FENTON, Mo. — Her husband gets home close to 4 p.m., first day in 20 he’s been back on the job as an electrician. He walks through the house, past the outlets with safety covers, the gated basement stairs, a bookcase bracketed to the wall — babyproofing measures they took a few years ago in still-simmering anticipation. The house is quiet. Just Rick Myrick and his wife. He kisses her hello. Then he checks to see how many hours he’s worked this year: 130 in four months. Not nearly enough. Not if they ever hope to start a family.
Melissa Myrick is 33, blonde and quick to smile. She thought for sure she’d be a mother by now. She could picture it: One boy, one girl, both with her bright blue eyes. That was the plan when she and Rick married in 2008. Get pregnant right away. But first he lost his job, then she lost hers. They decided to wait. A year later, barely back on their feet, a doctor’s visit revealed they’d struggle to conceive. The best shot for Melissa and Rick to have a baby would cost at least $15,000 – money they didn’t have, a financial risk they still feel unable to take.
Their dilemma echoes that of millions of American families in this recovery, people who have watched the economy grow and the unemployment rate fall, but who are still waiting for their own outlook to brighten. Choices large and small hang in the balance – whether to buy a house, go to college, get married. Have a baby.
“I want to get ourselves in a better situation before we start trying,” Melissa says now, sitting at the kitchen table. And the already difficult economics of the decision are made even harder by the discovery that they will need expensive treatment to conceive.
They’ve hashed this out hundreds of times. Pledged to find a way. Mapped the options, tracked his hours. They know they can’t wait much longer. But is this the right time?
“We don’t want to bring children into this world if we can’t provide for them,” Rick says, hitting upon his fear.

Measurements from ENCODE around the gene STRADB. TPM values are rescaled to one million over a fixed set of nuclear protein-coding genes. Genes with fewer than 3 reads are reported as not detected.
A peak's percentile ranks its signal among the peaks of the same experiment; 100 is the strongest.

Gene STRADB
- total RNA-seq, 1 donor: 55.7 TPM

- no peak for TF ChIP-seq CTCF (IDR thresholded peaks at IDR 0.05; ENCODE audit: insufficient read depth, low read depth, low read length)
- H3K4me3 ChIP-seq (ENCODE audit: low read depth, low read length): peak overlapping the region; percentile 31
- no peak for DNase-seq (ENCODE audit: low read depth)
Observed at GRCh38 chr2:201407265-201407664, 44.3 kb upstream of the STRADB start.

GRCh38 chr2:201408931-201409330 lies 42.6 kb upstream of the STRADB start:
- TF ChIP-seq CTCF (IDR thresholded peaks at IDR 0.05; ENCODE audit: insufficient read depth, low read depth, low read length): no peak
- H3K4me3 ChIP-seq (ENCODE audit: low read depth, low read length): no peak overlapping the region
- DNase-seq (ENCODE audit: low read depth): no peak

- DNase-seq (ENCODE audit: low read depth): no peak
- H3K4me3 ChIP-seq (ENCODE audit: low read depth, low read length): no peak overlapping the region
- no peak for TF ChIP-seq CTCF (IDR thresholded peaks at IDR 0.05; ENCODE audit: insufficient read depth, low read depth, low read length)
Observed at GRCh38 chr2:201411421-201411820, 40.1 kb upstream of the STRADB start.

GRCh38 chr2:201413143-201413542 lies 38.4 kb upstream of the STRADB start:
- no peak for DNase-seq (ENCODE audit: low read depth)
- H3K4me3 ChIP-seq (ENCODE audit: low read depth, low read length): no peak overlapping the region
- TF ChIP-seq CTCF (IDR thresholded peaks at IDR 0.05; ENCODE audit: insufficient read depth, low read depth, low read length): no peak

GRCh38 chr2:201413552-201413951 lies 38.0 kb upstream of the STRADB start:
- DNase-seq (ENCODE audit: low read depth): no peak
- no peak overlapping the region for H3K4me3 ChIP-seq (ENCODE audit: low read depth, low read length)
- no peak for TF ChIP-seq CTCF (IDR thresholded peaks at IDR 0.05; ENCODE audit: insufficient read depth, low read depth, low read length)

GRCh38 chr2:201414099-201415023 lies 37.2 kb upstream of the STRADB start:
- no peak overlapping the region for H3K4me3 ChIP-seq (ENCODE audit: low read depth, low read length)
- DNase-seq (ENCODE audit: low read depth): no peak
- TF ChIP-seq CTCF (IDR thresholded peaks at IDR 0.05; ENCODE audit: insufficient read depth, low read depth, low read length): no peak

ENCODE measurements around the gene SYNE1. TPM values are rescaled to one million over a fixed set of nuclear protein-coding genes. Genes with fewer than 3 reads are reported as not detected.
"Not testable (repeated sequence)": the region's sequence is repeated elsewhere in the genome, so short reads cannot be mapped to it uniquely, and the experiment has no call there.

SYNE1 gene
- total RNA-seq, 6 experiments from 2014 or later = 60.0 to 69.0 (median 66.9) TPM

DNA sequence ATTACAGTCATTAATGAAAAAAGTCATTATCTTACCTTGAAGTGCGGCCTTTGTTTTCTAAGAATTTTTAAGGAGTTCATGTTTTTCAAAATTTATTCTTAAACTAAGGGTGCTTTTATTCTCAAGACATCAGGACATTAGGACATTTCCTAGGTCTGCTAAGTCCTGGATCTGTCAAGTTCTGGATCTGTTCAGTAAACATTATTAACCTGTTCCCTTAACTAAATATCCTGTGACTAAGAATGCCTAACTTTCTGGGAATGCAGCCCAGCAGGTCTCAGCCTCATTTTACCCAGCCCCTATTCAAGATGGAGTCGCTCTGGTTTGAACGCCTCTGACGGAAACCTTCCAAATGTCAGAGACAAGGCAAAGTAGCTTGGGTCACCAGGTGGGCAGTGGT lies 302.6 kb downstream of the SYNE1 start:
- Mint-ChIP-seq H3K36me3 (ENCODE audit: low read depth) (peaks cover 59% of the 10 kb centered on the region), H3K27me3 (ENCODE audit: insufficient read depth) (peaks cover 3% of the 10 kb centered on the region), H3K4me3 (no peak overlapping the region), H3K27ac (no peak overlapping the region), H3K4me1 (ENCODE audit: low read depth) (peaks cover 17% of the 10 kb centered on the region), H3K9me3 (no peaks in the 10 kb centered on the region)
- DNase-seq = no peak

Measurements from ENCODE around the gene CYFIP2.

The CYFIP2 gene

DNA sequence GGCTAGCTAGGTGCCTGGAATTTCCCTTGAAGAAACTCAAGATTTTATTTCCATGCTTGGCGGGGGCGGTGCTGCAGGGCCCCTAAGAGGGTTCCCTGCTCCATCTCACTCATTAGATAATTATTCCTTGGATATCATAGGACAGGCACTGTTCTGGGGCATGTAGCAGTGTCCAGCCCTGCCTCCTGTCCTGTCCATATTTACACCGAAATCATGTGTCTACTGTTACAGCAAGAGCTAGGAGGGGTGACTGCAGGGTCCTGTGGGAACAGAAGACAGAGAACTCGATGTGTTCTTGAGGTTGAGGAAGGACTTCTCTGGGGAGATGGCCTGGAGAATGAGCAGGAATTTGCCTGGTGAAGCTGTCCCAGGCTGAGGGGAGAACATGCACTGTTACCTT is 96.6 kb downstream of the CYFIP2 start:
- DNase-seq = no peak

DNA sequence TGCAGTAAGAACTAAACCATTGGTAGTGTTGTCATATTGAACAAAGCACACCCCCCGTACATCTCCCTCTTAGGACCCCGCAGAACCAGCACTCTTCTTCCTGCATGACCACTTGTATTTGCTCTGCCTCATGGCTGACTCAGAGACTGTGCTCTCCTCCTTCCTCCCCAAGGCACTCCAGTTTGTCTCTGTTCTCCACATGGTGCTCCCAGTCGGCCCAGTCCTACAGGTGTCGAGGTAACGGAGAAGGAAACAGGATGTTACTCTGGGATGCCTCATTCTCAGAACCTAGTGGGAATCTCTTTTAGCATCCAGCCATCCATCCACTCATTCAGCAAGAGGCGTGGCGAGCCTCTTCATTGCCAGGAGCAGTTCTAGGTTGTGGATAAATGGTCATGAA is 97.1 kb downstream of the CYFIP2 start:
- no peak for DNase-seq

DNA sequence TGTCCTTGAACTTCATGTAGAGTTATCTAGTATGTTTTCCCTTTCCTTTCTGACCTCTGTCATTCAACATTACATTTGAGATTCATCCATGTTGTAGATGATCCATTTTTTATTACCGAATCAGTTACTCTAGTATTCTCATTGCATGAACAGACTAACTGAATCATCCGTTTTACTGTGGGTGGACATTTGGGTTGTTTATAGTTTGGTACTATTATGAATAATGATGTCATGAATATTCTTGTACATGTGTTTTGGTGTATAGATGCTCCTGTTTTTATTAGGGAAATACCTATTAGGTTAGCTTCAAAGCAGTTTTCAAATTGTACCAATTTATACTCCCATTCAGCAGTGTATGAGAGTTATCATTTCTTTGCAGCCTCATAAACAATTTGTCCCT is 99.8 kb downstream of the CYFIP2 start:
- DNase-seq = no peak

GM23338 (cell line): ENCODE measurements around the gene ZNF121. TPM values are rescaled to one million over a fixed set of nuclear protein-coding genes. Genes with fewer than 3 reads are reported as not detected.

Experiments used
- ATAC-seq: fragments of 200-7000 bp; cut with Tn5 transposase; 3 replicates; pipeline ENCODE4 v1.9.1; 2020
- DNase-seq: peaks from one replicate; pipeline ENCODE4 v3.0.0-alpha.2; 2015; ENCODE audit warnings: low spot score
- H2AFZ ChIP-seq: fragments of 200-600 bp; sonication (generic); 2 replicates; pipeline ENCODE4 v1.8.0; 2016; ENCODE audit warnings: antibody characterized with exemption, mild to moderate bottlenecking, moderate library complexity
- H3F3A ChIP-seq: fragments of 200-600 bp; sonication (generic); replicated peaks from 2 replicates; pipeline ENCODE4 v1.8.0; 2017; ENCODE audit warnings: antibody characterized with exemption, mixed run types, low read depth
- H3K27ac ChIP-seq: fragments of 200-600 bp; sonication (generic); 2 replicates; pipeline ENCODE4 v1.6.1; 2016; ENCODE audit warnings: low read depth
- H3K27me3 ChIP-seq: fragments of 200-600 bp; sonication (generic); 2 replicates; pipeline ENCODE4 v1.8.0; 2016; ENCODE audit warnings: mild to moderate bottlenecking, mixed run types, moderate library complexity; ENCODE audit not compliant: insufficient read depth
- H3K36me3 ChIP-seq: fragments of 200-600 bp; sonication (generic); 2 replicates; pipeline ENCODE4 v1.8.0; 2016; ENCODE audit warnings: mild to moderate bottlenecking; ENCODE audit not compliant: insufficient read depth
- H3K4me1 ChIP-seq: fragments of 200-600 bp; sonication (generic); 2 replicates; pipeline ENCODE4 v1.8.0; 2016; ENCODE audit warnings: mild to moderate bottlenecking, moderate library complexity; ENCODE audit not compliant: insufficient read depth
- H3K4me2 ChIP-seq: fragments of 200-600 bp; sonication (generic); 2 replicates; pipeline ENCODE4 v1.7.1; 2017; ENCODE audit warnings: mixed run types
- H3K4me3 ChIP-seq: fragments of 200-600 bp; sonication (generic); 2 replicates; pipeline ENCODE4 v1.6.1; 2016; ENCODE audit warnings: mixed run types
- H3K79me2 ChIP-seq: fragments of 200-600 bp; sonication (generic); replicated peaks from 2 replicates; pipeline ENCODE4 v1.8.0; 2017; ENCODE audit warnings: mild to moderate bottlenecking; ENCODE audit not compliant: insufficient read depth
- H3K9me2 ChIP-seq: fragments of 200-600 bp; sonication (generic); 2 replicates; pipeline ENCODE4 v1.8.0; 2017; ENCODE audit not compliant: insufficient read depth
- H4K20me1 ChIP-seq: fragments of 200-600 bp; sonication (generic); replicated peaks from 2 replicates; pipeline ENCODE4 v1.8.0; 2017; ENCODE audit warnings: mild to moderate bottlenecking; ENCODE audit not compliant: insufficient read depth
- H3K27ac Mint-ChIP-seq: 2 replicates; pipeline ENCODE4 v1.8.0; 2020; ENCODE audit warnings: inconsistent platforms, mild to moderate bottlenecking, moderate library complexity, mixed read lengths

For Melissa, the fear is different. It’s that they will never get the chance.
The decision to have a child is not coolly rational, yet clinical calculations often play a role. Kids are expensive. Diapers. Doctor’s visits. Childcare. Food. Clothes. Maybe college down the road. Assuming that kind of responsibility is an act of optimism, the belief that tomorrow will be better than today.
So when the economy plunged into recession in 2008, shedding jobs and expectations, the U.S. birth rate followed, reversing the upward trend seen when times were good. And the birth rate has continued to fall, a sign of just how many Americans continue to struggle in this recovery, five years after the recession ended officially.
Last year, the nation’s fertility rate hit a historic low — 62.9 births per 1,000 women ages 15 to 44, according to the Centers for Disease Control and Prevention. Some of that decline comes from a long-term shift toward smaller families. But finances also play a pivotal role. A Gallup poll last year found the main reason Americans were delaying parenthood was worries about money and the economy — even as the stock market rallied and broad indicators pointed to a brighter future, highlighting a disconnect felt by many Americans. A report by Pew Research Center showed birth rates in many states rise and fall in tune with personal income.
Births have slowed so sharply that researchers note that future economic growth could be stunted by a smaller labor pool. Immigration is often seen as a fix. But the downturn crimped supply lines for both babies and new foreign faces. The change was so dramatic that the Census Bureau in 2012 was forced to revise the 2050 U.S. population projection it made just four years earlier, dropping it by 9 percent, to just under 400 million.
The languishing economy has caused people to doubt if they can afford to be parents.